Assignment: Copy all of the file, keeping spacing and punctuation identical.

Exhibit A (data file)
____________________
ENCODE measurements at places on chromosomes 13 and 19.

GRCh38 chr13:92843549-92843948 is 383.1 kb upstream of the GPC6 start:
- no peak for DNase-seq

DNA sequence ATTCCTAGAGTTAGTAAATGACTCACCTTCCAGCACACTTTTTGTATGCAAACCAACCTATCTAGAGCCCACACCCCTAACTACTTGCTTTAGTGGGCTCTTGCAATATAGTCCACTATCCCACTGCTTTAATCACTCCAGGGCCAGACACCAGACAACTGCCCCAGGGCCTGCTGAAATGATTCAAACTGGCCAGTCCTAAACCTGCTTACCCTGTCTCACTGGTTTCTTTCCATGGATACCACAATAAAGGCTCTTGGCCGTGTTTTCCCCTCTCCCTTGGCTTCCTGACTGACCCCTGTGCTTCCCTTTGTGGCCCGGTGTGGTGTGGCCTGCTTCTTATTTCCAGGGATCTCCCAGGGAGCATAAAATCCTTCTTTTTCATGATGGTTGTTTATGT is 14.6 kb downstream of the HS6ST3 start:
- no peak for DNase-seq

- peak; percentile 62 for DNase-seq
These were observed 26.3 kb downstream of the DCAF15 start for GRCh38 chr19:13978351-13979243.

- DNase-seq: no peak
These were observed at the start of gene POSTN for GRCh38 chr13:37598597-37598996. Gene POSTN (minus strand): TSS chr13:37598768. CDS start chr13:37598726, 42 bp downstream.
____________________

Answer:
ENCODE measurements at places on chromosomes 13 and 19.

GRCh38 chr13:92843549-92843948 is 383.1 kb upstream of the GPC6 start:
- no peak for DNase-seq

DNA sequence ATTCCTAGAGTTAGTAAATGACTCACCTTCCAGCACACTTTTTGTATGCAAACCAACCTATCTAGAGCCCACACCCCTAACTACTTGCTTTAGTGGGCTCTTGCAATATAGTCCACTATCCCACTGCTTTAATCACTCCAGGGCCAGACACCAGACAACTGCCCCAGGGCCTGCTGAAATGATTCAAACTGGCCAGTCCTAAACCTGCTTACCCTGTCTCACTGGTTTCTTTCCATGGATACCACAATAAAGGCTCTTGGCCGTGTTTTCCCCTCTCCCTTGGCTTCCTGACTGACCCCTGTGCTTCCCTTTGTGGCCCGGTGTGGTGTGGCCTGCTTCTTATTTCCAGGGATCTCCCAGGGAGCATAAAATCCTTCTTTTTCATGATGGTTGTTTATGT is 14.6 kb downstream of the HS6ST3 start:
- no peak for DNase-seq

- peak; percentile 62 for DNase-seq
These were observed 26.3 kb downstream of the DCAF15 start for GRCh38 chr19:13978351-13979243.

- DNase-seq: no peak
These were observed at the start of gene POSTN for GRCh38 chr13:37598597-37598996. Gene POSTN (minus strand): TSS chr13:37598768. CDS start chr13:37598726, 42 bp downstream.